Sometimes it was that they didn’t know the kids were on IEPs because no one told them or gave them IEP copies. Other times, they knew some of their kids were in special education, but no one was ever given IEP copies, so they didn’t know they were supposed to expect them. Other times, they got the IEPs, but didn’t have time to deal with them, threw them in a drawer, and forgot about them. By the time the first report cards of the school year came out, these kids were train wrecks.

Moreover, this section of the regulations requires that staffs always have access to IEPs, know and understand their content, and know which parts of the IEP they are responsible for implementing, as well as how to implement those parts. Specifically, it reads:

A local educational agency, prior to the placement of the individual with exceptional needs, shall ensure that the regular teacher or teachers, the special education teacher or teachers, and other persons who provide special education, related services, or both to the individual with exceptional needs have access to the pupil’s individualized education program, shall be knowledgeable of the content of the individualized education program, and shall be informed of his or her specific responsibilities related to implementing a pupil’s individualized education program and the specific accommodations, modifications and supports that shall be provided for the pupil in accordance with the individualized education program, pursuant to Section 300.323(d) of Title 34 of the Code of Federal Regulations. A copy of each individualized education program shall be maintained at each schoolsite where the pupil is enrolled. Service providers from other agencies who provide instruction or a related service to the individual off the schoolsite shall be provided a copy of the individualized education program. All individualized education programs shall be maintained in accordance with state and federal pupil record confidentiality laws.
(Amended by Stats. 2007, Ch. 56, Sec. 51. Effective January 1, 2008.)

This State regulation provides procedural accountability for situations such as when an IEP sits in a special education department filing cabinet without a special education student’s general education teachers knowing anything about it or the accommodations they are supposed to be providing in their classrooms to that child. The federal regulations are not as exactly precise.

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Feds to Provide Technical Assistance to Ventura County HSA on Civil Rights Compliance

Complaint alleged discrimination on behalf of consumer with disabilities seeking services to overcome homelessness.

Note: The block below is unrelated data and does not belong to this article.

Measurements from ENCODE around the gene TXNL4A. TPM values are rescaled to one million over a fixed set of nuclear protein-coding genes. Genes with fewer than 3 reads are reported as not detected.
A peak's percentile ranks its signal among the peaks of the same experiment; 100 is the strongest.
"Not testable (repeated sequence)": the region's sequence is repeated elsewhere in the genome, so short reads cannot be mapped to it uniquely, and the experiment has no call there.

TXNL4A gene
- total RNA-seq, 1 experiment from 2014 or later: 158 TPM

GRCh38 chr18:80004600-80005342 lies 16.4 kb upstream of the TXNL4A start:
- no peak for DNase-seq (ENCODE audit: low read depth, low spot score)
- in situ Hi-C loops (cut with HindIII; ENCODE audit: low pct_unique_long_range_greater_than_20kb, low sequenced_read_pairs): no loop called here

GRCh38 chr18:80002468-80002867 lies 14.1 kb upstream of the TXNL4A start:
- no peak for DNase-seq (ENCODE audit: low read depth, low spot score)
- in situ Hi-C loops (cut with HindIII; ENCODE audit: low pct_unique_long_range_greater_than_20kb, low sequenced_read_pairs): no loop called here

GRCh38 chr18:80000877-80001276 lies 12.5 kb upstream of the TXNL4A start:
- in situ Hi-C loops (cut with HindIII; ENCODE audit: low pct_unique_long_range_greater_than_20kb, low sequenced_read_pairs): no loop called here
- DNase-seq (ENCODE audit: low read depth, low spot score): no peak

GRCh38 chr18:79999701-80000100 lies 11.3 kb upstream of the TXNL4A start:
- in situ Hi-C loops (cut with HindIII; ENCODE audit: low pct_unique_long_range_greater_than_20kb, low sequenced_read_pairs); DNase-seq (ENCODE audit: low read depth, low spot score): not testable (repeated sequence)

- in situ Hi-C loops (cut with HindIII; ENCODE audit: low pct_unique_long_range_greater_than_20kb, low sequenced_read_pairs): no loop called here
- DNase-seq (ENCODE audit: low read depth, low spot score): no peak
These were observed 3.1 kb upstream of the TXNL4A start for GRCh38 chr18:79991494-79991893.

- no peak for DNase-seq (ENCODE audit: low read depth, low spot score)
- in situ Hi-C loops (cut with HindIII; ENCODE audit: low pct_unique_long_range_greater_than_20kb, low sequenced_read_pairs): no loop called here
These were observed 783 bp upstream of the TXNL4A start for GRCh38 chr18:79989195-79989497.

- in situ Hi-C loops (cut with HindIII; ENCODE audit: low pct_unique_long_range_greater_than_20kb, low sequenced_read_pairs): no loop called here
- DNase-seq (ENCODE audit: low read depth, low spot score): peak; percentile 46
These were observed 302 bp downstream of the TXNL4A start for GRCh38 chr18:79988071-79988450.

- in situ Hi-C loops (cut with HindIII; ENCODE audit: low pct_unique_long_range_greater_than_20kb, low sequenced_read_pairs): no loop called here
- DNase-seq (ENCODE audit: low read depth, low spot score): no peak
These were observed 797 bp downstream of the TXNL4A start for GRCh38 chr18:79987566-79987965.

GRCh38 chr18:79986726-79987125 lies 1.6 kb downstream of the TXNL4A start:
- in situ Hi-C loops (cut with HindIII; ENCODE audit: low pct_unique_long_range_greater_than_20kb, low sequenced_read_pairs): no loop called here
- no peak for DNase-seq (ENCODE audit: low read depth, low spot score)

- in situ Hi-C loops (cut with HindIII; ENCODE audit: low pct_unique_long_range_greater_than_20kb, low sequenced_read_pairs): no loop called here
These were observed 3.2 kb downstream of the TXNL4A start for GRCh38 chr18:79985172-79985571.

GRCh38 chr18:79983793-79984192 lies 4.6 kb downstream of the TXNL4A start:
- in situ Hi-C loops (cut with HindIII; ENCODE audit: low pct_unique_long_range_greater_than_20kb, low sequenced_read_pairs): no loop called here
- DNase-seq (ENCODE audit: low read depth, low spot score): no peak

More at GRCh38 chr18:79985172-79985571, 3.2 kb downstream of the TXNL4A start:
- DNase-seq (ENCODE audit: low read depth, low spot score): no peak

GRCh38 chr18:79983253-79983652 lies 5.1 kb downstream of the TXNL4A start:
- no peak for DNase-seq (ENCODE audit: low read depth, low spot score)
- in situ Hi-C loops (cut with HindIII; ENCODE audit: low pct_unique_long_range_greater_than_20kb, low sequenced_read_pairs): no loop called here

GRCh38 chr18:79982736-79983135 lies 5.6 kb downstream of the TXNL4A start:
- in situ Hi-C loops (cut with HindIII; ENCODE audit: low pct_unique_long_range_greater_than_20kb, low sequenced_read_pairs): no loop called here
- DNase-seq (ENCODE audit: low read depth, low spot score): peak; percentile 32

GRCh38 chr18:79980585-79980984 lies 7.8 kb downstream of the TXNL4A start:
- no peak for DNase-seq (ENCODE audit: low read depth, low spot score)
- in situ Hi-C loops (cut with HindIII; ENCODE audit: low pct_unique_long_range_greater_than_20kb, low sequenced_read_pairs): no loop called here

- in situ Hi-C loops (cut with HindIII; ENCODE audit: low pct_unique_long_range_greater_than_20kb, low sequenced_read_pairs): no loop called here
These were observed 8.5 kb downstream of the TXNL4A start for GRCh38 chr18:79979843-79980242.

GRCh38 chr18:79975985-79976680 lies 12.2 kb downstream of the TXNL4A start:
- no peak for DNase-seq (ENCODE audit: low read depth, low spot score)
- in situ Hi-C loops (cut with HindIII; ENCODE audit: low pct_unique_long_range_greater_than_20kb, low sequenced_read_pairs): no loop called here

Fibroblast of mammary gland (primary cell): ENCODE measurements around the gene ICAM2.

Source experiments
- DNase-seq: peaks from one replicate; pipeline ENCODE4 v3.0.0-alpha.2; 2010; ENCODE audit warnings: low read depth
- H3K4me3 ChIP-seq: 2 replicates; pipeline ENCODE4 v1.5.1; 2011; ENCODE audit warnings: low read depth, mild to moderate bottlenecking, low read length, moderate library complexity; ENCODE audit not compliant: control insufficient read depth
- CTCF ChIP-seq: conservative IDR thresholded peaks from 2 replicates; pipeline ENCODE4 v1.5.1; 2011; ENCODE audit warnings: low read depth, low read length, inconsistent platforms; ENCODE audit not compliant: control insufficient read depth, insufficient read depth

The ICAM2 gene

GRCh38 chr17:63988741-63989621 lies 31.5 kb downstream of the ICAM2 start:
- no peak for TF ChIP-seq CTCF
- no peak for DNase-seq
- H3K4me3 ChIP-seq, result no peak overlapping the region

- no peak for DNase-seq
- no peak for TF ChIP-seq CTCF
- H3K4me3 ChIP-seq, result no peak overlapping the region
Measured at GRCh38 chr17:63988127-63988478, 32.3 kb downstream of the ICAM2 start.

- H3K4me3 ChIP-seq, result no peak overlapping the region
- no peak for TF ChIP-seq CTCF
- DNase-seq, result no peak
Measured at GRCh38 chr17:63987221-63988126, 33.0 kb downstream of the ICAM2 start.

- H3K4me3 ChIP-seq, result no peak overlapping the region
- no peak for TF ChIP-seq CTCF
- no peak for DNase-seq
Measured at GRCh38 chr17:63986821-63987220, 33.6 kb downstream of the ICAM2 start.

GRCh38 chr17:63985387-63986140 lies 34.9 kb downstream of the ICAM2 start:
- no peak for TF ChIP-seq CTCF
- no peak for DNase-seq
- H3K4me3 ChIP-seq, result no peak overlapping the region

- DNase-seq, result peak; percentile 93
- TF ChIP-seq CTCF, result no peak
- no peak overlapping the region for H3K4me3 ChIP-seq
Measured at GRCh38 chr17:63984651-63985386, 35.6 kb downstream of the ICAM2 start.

In late October 2013, I was assisting one of our adult students with disabilities with his matters involving Ventura County’s Human Services Agency (HSA). His disabilities arising from traumatic brain injury (TBI) had contributed to a 10-year spell of homelessness; it was necessary for us to help him overcome homelessness in order for him to go back to school and get trained in a vocation that would earn him a living.

This was beyond the scope of the work we usually do, plus it was a pro bono case. I only took this case on because I already knew the consumer, have been friends with his family for over 20 years, and was horrified by what I was hearing from them about their efforts to help him. I had no idea I’d end up having to file for fair hearings against every agency we turned to for services on multiple occasions just to access the basic floor of rights promised him under the law.

As bad as special education is, the Universe of adult services is even more screwed up. This is why we have people with mental illness living in the bushes under the freeway. They either have no idea where to begin to get help or are jerked around by the government when they try to get help and lack the skills to advocate effectively for themselves to see their situations resolved. This is exactly why my friend’s family was so thankful that I offered to see what I could do to help.

So, in October 2013, after a series of ridiculous encounters with HSA’s General Relief program staff, I filed a complaint with the United States Department of Health & Human Services, Office of Civil Rights (OCR), alleging violations of Section 504 of the Rehabilitation Act of 1973 (Section 504) and the Americans with Disabilities Act (ADA). I’d had enough of the silliness and was so disgusted and offended by how our consumer was being treated by HSA that I did what I do: I wrote a letter to the authorities and narced.